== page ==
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Some people like to spill the tea. Rhiannon Woo prefers to drink it and has a business dedicated to those with similar sensibilities.

According to legend the story of tea begins in China. In 2737 BC, Chinese emperor Shen Nung was sitting beneath a tree while his servant boiled drinking water, when some leaves from the tree blew into the water. Shen Nung, a renowned herbalist, decided to try the infusion. The tree was a Camellia sinensis, and the resulting drink is what we now call tea.

Rhiannon is carrying on the ancient tradition - launching ‘A Certain Tea’ in Jasper, Alberta in 2020.

Tea is steeped in Rhiannon’s own family history.

“One of my uncles had a store back home in Ontario and I got interested in it that way,” she said.

“My gran comes from Wales originally, so tea was always just the thing you had at Gran’s house. 

“She always had some kind of tea there and always had the kettle on for when people came over,” Rhiannon recalls. 

The name for her company had been floating in Rhiannon’s head for years and “I finally said, “no I am registering this, it’s mine” and ‘A Certain Tea’ was officially born.

Rhiannon moved to Port McNeill in March of 2022 after her husband, Chris Woo, was hired by the Town of Port McNeill.

“We thought it was a great opportunity for him to come home and be near his folks and bring the kids.”

The couple lived in Jasper for almost 12 years before moving to the North Island.

On Aug. 19, Rhiannon had her first ever vendor table at Port McNeill’s annual Orca Fest market. 

“It was a great success, and I had a lot of fun meeting new people and selling tea.” 

Her second sales venture was at the Mount Waddington Regional Fall Fair.

At the moment, Rhiannon offers packaged, pre-blended teas, but has decided “I should dip my toes into creating my own blends.”

Working with tea is something she enjoys doing. 

Tea is a “welcoming and inclusive hobby” with ingredients “from literally the entire planet”, she said.

“I like that it brings people in, and brings people together, and it’s something that you can share with pretty much anyone.”

To learn more about A Certain Tea visit

Local sure about A Certain Tea

By Kathy O'Reilly, North Island Eagle, September 29 2023

tea lady.jpg

Photo — Kathy O'Reilly

Rhiannon Woo launched her business ‘A Certain Tea’ in Jasper, Alberta in 2020 and has brought it with her to the North Island.

Beets help promote a healthy lifestyle

By Susan Holbrook, North Island Eagle, September 29 2023

I guess it’s safe to talk about fall now without upsetting those who want to hang on to summer including myself. The weather is leading us to feel like eating foods affiliated with the season and one of my favourites are beets.  Recently, I was able to get some beets with wonderful tops, which I love to steam and eat with just a little bit of butter. Sometimes I’ve absolutely craved them, maybe because they have a high concentration of minerals. Normally we are used to eating the roots which have a high sugar content. After all, along with sugarcane, sugar beets are commonly used in the production of refined sugars. However, despite this, in my opinion, the benefits outweigh this fact. Packed with essential nutrients, beets are a great source of fibre, folate, potassium, iron, phosphorus, iron, zinc, copper, silica, selenium, vitamin C and three bone health nutrients manganese, boron, and magnesium.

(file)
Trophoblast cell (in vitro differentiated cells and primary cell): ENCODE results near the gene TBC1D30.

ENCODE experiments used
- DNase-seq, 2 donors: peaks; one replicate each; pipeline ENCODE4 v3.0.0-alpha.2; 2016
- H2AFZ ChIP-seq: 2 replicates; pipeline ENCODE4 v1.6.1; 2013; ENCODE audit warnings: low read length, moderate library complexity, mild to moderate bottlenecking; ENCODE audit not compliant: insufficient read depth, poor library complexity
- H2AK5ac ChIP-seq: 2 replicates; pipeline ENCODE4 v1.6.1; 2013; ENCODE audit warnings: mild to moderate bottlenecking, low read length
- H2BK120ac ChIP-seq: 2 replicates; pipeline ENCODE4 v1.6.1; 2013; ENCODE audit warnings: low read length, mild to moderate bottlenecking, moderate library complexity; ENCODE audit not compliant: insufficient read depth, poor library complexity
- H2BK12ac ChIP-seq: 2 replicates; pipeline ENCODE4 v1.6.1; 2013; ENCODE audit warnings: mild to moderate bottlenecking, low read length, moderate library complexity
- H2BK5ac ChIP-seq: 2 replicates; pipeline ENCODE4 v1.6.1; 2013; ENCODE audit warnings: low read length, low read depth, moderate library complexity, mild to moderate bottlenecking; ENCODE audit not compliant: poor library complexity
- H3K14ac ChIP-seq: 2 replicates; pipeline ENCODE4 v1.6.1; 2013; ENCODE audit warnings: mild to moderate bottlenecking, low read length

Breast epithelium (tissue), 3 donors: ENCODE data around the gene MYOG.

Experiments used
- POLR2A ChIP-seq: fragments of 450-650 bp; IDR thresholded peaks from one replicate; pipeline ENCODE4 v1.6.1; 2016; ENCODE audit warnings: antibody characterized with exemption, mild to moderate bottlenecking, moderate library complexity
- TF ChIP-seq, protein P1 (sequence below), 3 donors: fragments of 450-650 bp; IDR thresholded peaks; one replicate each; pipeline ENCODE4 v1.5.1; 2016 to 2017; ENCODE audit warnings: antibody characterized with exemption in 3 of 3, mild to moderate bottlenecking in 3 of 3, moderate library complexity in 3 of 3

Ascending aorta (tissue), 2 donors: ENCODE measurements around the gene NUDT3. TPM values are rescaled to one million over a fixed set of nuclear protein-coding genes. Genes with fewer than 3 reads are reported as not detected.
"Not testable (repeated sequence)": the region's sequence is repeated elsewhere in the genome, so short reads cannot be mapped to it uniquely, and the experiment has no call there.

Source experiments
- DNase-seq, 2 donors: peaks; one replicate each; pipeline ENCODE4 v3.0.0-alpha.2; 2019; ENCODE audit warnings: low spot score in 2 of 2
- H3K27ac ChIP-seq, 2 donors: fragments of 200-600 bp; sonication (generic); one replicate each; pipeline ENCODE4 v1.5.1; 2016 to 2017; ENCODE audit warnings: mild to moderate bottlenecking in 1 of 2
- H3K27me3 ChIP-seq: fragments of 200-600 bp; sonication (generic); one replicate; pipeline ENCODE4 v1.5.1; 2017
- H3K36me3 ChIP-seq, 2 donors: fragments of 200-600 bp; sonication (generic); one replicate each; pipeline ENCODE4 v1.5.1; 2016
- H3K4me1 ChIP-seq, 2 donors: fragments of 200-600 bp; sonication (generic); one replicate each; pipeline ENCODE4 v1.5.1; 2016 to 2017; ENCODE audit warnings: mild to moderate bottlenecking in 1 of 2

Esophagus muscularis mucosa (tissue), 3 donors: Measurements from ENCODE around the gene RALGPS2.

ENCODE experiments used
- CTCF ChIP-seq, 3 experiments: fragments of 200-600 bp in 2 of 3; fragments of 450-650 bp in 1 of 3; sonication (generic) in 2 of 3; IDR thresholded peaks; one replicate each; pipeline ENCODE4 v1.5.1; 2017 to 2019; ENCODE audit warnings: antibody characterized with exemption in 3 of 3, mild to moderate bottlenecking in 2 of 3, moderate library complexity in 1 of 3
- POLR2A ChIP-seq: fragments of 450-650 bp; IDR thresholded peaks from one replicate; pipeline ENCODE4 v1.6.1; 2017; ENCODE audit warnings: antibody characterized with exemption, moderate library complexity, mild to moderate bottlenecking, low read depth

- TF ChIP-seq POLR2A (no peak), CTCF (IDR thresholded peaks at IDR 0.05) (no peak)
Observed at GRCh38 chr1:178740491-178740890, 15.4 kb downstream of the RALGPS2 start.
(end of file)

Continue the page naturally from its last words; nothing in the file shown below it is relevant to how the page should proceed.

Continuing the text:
Beet juice activates liver enzymes and increases bile, which helps the liver’s detox function. For example, beets are high in glutathione and betalains that have been shown to reduce inflammation, protect against oxidative stress and reduce the risk of liver damage. One of the best ways to get beet benefits is in the raw juice. For a flavour zing why not add ginger, apple, or carrot? A 2021 study showed that beets are a good food choice for people with type 2 diabetes. Participants who ate 100 g of raw beets daily for eight weeks showed improvements in cognitive function, glucose metabolism, and other metabolic markers.

Beets have a naturally sweet and earthy flavoru; however, they can also have a slight bitterness. This is due to their high sugar content, which can have a sour taste if eaten raw. When cooked, the flavour of beets can become even more intense. Beets also contain oxalates, which may cause digestive issues in some people. 

Whether pickled, roasted, or raw there are plenty of ways to enjoy beets. I really enjoy finely grating raw beets and adding some to salads. With their rich supply of vitamins and minerals they clearly can help promote a healthy lifestyle. So, why not make beets a regular part of your diet all year round!

Photo — Submitted

Packed with essential nutrients, beets are a great source of fibre, folate, potassium, iron, phosphorus, iron, zinc, copper, silica, selenium, vitamin C and three bone health nutrients manganese, boron, and magnesium.

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